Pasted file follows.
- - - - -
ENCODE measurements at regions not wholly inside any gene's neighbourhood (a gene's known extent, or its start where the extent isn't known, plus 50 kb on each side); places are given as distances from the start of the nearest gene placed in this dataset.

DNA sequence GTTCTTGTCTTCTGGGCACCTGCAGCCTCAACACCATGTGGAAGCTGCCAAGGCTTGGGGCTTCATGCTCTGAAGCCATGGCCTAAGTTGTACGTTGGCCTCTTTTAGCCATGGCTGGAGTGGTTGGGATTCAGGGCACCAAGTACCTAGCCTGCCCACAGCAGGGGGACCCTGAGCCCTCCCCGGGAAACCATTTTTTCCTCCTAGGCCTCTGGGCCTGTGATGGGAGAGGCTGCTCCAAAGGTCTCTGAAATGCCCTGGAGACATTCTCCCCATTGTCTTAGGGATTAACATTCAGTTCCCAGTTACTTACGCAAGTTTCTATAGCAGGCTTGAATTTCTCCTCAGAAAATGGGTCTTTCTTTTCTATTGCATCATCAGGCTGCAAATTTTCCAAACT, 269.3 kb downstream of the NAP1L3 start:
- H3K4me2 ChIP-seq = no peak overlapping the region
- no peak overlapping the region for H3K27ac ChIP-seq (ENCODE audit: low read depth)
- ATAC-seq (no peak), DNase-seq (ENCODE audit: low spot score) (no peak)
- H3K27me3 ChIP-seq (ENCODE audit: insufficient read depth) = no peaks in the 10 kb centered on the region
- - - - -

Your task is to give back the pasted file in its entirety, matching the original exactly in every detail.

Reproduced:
ENCODE measurements at regions not wholly inside any gene's neighbourhood (a gene's known extent, or its start where the extent isn't known, plus 50 kb on each side); places are given as distances from the start of the nearest gene placed in this dataset.

DNA sequence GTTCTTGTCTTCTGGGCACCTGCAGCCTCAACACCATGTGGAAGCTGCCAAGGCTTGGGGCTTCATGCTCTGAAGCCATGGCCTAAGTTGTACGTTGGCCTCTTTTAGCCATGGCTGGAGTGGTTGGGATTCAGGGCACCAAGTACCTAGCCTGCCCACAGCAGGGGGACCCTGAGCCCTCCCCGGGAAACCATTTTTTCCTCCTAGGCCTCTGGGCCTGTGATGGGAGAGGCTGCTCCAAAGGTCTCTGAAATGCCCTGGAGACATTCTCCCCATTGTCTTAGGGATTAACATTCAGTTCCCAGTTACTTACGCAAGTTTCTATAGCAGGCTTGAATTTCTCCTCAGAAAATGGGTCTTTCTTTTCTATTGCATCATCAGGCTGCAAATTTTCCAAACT, 269.3 kb downstream of the NAP1L3 start:
- H3K4me2 ChIP-seq = no peak overlapping the region
- no peak overlapping the region for H3K27ac ChIP-seq (ENCODE audit: low read depth)
- ATAC-seq (no peak), DNase-seq (ENCODE audit: low spot score) (no peak)
- H3K27me3 ChIP-seq (ENCODE audit: insufficient read depth) = no peaks in the 10 kb centered on the region